Feb 25, 2008 11:37 am

Feb 29, 2008 8:48 pm

Talked to 3 of 4 coaches today and one other specialist.  One couldn’t make it because she was dealing with some client issue.  This is has been my third time out of work to talk to ML so I would expect that they would make some type of decision on this.  1 test, 1 meeting with the director, and meeting 4 people today should be enough interviews for ML to make a decision, I think.  I will not be too happy if they try to reschedule an interview with the person who couldn’t make the appointment before they make a decision because I was there and she wasn’t so I would think they would need to make their decision based on the other people I have alread talked to.  I have a job and I don’t need to have my time wasted unnecessarily.  Time to finalize things one way or another!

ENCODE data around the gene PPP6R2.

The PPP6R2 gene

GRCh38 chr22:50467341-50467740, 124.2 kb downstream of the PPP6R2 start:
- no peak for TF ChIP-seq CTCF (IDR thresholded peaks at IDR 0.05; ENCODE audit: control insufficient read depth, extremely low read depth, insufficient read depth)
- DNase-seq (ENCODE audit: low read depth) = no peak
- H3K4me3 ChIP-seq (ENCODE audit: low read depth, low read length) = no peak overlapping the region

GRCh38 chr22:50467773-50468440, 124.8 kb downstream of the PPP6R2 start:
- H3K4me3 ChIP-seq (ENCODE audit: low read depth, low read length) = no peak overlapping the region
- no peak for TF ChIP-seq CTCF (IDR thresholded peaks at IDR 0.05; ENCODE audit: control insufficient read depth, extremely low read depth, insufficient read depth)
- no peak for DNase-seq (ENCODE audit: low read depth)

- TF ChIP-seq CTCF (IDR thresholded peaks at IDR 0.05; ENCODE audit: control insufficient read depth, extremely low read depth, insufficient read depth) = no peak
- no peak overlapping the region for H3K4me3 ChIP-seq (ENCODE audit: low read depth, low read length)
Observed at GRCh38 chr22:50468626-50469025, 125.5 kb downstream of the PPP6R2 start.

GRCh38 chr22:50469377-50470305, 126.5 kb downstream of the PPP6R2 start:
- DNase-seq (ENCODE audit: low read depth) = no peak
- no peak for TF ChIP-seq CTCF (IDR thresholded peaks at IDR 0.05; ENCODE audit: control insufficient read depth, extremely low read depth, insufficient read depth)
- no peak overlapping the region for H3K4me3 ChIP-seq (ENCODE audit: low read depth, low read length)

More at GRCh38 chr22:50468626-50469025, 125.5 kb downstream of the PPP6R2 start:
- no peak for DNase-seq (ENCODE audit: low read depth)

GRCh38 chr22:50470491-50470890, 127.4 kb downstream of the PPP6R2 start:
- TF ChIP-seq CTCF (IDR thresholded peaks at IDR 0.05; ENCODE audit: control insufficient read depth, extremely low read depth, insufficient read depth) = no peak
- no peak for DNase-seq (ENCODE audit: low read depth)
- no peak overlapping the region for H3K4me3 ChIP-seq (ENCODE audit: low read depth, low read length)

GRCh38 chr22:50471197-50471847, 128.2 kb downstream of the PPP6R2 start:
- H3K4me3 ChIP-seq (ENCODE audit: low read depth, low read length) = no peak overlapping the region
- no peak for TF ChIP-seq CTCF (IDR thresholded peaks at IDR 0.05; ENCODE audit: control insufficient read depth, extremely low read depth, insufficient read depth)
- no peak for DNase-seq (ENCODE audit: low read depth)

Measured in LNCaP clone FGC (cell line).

I was overall pretty impressed.  I did some role playing and talked to some extreme "type A" young guys.  They came across a little strong, but I kind of liked talking to them because I don't deal with those types of personalities as much in my current job so it was kind of entertaining.  The one guy put me on the spot when we did some role playing but I relied on my experience and I think he was pretty impressed.  The second person was a bit less frantic in his demeanor and we chatted for a bit.  He seemed like the wise older guy in the office.  The final coach I met with was younger and he and the first guy had a very similar approach.  I think we all related to each other pretty well, which was good.  The final guy I talked to said he would recommend that ML offer me a job.  I feel pretty good about things but I am getting tired of interviewing.   If I can paraphrase one of the things that one of the coaches said to me regarding their training programs:   We have some guys that have been here for 30 years and we want to train you well because we are not interested in you going out there and tarnishing the ML name because you don't know what you are doing.   I am not sure that many of the other firms out there take this same approach.  The attitude seems to be pass the 7 and then they throw you a phone book.  This comment really stuck with me.    Also, after you have done your licensing and training, you have to do a final presentation with the Director.  If you don't pass this step, they can fire you.  They said that has happened to a few people recently.    All I have to say is that this type of emphasis on quality is very exciting to me.  Rather than being scared of the challenge, I welcome it.  I really think that they are going to prepare me well if we both decide to move forward.